Strategy for software Dummies – part 15

 In Building Successful Partner Channels, Industry News

Strategy for software Dummies – part 15

The title for this series of posts is inspired by the extensive series of instructional/reference books, which serve as non-intimidating guides for readers new to the various topics covered, or for readers who need a solid brush up.  The title doesn’t imply that software CEO’s are Dummies; only that there is a need for a new type of “strategy framework” that produces more than fluff and which can be completed in a very short time.

This post is the first of the last five posts in this series where we will elaborate on the price of management misalignment.

You can find a list of all posts in the series at the end of this post.

The “no strategy” option

You will find companies, which are successful without a clear strategy and with substantial misalignment. Such companies typically have a strong leader (or leaders) who is (are) capable of driving the company and motivating (paying) the staff to work hard. Established companies with a large installed base, high customer migration cost and a business model based on recurring revenue (from maintenance or subscription contracts) may survive quite some time without any clear strategic direction.

However you don’t find many “no-strategy” companies in the software industry.

We will even argue that growing a software company from a startup position to a leading global position cannot be accomplished without clear strategies and alignment. The strategy may change frequently while the company finds its’ place in the world and re-alignment is required on an ongoing basis. But motivating talented people to generate extraordinary results requires clear, understandable, meaningful and logical directions.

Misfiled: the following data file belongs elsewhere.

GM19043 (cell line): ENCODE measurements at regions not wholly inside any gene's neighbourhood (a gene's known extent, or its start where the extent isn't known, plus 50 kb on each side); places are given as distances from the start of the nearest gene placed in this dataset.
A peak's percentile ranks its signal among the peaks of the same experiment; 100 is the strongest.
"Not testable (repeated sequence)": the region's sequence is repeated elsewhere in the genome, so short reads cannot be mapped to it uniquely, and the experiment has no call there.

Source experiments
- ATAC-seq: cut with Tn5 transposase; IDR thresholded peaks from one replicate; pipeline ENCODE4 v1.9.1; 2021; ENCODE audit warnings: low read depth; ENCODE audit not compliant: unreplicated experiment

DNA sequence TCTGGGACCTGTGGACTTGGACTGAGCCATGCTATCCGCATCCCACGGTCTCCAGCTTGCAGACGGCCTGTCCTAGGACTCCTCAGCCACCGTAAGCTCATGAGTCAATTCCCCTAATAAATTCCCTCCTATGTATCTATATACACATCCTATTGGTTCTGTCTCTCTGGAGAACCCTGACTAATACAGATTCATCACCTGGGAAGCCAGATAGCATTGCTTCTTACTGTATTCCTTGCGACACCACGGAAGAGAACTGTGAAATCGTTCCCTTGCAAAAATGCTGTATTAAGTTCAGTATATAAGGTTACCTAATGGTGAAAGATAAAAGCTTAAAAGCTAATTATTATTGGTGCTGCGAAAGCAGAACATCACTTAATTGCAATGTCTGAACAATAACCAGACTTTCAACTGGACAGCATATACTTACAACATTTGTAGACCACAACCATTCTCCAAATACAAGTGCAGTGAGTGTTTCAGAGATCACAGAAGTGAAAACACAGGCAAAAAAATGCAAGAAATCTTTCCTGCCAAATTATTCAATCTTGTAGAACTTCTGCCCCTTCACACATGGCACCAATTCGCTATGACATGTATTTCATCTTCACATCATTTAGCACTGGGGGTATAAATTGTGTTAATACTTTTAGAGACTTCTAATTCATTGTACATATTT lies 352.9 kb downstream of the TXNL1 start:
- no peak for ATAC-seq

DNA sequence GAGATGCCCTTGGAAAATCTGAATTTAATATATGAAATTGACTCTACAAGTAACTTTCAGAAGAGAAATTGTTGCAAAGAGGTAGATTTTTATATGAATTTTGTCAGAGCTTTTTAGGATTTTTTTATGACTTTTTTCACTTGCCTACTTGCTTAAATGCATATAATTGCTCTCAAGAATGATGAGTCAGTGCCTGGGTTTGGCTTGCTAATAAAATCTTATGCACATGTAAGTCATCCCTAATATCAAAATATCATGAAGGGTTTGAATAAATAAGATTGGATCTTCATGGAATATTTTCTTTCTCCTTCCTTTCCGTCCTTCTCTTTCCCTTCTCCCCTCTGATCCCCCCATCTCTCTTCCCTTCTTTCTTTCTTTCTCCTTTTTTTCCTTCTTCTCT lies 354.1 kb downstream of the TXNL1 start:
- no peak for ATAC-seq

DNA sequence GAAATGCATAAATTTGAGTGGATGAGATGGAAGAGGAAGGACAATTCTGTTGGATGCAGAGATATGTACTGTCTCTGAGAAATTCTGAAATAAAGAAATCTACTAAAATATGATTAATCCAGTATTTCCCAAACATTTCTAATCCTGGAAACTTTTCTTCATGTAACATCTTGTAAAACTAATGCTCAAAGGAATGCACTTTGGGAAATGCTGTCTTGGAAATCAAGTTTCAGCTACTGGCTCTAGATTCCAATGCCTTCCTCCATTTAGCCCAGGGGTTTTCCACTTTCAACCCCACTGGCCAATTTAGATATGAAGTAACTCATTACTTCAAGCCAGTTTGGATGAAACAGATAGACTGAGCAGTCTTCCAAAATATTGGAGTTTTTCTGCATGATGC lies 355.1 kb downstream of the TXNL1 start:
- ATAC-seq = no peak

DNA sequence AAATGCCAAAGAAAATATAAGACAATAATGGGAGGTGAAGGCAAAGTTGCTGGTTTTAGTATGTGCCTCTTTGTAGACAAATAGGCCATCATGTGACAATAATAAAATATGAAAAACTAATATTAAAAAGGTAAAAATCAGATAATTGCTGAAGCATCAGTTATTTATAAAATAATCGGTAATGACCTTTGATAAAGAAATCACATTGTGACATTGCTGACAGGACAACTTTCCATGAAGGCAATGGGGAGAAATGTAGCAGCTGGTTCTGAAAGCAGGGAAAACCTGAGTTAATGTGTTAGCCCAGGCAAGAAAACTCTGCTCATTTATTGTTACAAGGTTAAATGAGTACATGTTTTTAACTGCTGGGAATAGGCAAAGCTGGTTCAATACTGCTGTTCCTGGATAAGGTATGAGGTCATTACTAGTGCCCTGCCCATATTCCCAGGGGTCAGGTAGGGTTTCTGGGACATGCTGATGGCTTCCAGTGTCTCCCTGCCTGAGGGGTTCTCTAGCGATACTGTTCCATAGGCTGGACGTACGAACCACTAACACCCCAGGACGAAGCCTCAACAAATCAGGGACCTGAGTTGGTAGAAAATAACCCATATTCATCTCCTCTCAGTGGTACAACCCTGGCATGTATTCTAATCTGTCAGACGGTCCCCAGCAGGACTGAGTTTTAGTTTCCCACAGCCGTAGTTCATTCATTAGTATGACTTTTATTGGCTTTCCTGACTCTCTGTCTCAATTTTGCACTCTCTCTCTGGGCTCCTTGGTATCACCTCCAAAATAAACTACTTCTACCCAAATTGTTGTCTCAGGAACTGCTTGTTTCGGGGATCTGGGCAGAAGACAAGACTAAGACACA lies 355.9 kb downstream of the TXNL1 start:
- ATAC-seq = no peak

The “Strategy for software Dummies” series clearly illustrates how easily management misalignment can occur.  We actually believe that management misalignment is the rule rather than the exception. 

The frequent occurrence of this phenomenon raises four questions:

  1. Why does misalignment occur?
  2. What are the ramifications of misalignment?
  3. How can we avoid misalignment?
  4. What is the cost/benefit ratio?

Why does misalignment occur?

We touched on this issues in post #4 (Why do management teams disagree?) and there are basically four scenarios:

  1. You disagree on the direction of the company and you are exercising a power struggle to enforce your own perception.
  2. You disagree on the direction of your company and you are working on finding common ground and direction.
  3. You do not believe that you disagree on the direction of the company.
  4. You know that you are aligned because you execute systematic alignment exercises from time to time.

Scenario 1: The Power Struggle

The Dictator Approach – only room for one

This scenario is very common and takes place every day all over the world in small as well as in large software companies. It can be executed on all levels in the company from the board of directors all the way through the ranks. The less strategic direction the company leadership is communicating the more uncertain is the purpose of each single activity.

A power struggle seldom lasts forever. The winners will get rid of the losers and a direction will be enforced. There is obviously no guarantee that this new direction is based on any rational analysis, or that the implementation follows a systematic approach. Actually there is no demand for a systematic approach to strategy definition and alignment in this scenario. The charismatic leader(s) knows what he wants and enforces his views on the organization.